Method:
      All individuals enrolled in the Lahey screening program fulfilled the National Comprehensive Cancer Network Clinical Practice Guidelines in Oncology: Lung Cancer Screening v1.2012 (NCCN Guidelines®) high risk criteria for lung cancer and had a physician order for CT lung screening. Patients qualifying by NCCN Group 2 criteria were included in our free program from 2012-2015.

      Result:
      More than 11,000 LDCT lung screening scans have been performed in the Rescue Lung Rescue Life program on about 4500 patients. As of June, 2017 the program has diagnosed 135 cancers, of which approximately 70% are early stage non-small cell lung cancers. The rate of positive scans in year 1 of patient enrollment is about 15% and decreases substantially in following years. About 84% of patients continued in the program with recommended follow up scans. A very small number of patients undergo an invasive intervention without ultimately having a cancer diagnosis. We will present updated numbers.

      Conclusion:
      The reported numbers from screening trials have impacted the discussion about lung cancer screening program development and expectations. Our single institution data set of more than 11,000 scans shows a lower rate of positive screening tests with a higher positive predictive value than that reported in NLST, in part due to evolution of the recommended nodule size categorization. The high rate of patient retention in the program suggests follow up scans and regular screening are feasible. Our data showing limited intervention in patients with benign nodules, and about 70% of patients diagnosed with early stage disease, further demonstrates the importance of lung screening and limited risk associated with lung screening in an established program. The largest lung screening study performed to date, NLST, evaluated low dose CT chest vs chest x-ray yearly for 3 years. We provide data from an established lung screening program over more than 4 years.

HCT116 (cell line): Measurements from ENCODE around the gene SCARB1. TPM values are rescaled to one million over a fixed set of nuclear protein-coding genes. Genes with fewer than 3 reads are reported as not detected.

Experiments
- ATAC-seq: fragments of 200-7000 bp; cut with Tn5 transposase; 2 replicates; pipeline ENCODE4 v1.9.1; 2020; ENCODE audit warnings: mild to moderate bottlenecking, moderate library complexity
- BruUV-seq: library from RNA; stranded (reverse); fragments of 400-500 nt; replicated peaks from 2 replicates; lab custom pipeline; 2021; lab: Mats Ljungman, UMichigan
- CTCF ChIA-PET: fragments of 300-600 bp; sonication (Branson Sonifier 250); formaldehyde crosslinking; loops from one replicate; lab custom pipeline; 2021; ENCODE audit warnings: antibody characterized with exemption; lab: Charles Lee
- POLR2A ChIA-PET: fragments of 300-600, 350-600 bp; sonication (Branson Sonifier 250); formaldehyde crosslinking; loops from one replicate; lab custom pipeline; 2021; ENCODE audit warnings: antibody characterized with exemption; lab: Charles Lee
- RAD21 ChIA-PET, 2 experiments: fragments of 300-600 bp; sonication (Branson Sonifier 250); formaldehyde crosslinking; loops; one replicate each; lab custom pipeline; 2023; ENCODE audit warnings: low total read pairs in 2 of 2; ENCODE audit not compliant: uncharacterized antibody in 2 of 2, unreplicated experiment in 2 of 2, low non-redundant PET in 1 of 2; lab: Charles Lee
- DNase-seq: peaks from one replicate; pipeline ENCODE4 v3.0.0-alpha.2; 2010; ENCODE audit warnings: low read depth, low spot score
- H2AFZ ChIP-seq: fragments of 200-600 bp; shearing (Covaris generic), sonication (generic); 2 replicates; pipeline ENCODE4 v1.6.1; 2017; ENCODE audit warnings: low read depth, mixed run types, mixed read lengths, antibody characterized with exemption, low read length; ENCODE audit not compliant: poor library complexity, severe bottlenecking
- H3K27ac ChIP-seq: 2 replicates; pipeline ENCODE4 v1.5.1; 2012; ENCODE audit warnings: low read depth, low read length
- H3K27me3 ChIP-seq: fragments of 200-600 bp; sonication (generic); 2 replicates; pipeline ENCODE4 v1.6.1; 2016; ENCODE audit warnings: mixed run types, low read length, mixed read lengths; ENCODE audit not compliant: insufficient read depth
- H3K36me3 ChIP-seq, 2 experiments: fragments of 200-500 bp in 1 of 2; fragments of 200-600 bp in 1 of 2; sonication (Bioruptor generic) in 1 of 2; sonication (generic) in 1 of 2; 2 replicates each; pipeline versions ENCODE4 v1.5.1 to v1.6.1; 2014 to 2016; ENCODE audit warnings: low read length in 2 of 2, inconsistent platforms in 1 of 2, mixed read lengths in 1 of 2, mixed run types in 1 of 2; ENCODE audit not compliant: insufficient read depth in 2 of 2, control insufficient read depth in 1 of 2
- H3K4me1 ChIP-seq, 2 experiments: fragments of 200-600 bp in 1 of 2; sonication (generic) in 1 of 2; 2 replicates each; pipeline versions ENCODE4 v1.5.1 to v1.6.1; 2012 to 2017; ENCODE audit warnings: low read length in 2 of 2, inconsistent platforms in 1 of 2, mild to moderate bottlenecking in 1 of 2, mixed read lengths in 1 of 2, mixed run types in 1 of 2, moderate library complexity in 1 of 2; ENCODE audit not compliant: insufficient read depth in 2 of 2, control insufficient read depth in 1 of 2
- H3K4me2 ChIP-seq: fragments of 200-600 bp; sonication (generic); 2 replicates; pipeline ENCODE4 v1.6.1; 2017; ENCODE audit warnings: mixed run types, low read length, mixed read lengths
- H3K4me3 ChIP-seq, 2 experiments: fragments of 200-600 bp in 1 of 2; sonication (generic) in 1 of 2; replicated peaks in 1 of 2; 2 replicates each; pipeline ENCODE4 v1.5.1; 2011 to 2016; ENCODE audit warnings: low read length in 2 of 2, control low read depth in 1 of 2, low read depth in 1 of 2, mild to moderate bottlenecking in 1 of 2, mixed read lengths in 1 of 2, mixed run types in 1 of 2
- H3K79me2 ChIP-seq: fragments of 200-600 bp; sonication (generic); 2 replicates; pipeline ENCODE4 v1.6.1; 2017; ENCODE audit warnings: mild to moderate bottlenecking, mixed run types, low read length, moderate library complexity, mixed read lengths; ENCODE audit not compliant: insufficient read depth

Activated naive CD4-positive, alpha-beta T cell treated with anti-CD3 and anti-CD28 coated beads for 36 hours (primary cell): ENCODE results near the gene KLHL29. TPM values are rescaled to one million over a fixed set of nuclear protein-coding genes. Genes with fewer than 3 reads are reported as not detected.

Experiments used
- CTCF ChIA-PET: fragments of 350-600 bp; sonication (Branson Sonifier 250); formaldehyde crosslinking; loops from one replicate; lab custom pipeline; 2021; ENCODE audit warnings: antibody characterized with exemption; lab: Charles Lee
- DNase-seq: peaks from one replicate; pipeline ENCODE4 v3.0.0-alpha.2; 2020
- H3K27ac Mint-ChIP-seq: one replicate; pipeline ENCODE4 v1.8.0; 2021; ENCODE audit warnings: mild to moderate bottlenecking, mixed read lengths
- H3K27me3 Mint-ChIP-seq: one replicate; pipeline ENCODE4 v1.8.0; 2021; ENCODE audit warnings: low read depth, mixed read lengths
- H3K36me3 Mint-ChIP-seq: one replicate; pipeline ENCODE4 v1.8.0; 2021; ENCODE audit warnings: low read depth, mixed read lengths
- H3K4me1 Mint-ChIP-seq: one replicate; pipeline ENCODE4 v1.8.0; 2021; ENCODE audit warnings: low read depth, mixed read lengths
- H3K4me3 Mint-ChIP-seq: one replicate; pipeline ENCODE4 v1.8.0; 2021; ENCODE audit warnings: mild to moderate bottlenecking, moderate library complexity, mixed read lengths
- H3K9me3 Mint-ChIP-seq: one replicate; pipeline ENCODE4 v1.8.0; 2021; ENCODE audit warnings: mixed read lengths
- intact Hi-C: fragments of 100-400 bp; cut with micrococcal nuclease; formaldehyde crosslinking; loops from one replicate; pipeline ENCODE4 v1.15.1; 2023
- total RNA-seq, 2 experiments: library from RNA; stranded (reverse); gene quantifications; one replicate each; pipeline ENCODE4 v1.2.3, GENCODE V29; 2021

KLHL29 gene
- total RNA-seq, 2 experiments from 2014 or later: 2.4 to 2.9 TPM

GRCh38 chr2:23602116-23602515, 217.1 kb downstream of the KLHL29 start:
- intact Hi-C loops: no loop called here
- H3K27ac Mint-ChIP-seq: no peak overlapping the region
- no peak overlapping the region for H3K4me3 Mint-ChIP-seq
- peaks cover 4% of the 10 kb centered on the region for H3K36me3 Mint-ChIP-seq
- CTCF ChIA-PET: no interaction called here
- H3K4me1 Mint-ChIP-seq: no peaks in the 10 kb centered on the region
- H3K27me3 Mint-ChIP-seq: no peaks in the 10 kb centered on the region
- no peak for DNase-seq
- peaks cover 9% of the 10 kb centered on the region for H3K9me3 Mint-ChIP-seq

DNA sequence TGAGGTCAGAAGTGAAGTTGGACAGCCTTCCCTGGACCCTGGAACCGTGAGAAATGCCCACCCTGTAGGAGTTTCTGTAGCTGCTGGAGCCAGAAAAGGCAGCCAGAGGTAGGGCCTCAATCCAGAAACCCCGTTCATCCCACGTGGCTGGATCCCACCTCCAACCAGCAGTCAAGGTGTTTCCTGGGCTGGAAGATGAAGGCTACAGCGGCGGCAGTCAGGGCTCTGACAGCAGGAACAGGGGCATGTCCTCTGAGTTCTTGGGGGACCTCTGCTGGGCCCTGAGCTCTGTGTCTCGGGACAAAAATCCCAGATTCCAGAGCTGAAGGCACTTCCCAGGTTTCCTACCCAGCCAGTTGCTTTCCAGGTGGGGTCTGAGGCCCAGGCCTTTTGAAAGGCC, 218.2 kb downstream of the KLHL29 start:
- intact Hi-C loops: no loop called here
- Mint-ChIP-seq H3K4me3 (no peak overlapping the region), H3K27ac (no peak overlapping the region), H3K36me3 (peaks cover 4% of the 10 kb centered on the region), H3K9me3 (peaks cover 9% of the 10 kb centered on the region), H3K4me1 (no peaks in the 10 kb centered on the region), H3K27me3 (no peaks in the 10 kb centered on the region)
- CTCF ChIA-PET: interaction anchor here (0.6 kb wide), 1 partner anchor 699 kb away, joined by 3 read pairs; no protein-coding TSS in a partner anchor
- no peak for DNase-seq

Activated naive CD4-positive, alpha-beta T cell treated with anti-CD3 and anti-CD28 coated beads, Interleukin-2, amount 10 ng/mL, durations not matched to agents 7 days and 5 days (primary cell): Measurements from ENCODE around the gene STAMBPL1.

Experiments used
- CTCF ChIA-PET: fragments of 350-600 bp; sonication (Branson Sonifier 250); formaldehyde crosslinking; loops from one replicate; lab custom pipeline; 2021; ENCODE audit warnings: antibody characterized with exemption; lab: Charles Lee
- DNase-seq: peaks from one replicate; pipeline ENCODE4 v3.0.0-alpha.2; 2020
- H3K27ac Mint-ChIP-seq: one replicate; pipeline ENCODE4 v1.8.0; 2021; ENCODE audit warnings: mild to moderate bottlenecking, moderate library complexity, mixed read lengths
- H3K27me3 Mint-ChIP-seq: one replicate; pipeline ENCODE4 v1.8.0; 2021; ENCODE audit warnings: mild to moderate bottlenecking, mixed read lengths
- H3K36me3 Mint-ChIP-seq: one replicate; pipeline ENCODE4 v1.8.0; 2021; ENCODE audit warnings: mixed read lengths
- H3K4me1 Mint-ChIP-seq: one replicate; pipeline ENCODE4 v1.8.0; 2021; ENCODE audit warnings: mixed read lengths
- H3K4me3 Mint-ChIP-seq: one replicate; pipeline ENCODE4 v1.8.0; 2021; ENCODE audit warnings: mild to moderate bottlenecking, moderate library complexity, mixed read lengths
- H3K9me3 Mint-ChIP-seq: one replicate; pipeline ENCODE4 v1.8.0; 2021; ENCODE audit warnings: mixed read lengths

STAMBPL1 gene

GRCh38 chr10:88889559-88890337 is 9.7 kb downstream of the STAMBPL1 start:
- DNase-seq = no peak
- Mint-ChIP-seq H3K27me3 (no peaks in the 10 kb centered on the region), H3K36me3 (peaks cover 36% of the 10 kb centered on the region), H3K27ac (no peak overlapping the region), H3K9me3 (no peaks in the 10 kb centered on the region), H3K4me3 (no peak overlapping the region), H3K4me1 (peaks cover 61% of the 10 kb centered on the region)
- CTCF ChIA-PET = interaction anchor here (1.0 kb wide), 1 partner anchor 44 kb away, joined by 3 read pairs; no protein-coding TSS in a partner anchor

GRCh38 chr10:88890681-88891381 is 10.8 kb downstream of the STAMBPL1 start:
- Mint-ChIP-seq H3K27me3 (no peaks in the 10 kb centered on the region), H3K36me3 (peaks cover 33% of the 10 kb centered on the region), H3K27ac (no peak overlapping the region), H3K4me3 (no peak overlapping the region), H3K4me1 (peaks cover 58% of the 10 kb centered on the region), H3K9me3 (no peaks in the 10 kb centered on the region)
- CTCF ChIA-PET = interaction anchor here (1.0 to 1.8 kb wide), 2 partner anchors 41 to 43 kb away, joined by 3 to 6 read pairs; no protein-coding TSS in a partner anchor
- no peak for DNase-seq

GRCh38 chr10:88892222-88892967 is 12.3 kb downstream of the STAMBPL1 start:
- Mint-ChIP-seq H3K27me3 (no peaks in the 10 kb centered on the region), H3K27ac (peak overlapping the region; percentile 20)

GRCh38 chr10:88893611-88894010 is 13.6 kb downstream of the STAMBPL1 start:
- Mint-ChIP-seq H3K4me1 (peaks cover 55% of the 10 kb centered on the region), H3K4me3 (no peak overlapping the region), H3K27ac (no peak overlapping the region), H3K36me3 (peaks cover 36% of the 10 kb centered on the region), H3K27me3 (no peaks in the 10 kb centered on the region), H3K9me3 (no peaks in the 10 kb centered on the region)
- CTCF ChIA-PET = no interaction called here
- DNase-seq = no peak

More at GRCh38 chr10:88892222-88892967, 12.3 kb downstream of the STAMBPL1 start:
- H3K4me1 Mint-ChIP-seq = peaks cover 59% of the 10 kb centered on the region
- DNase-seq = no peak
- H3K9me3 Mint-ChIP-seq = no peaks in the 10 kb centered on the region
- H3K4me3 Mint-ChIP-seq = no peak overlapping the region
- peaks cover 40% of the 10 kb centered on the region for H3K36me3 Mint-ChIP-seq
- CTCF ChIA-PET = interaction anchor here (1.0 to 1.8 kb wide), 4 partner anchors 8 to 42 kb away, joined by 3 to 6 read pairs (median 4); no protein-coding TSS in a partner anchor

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    WS 01 - IASLC Supporting the Implementation of Quality Assured Global CT Screening Workshop (By Invitation Only) (ID 632)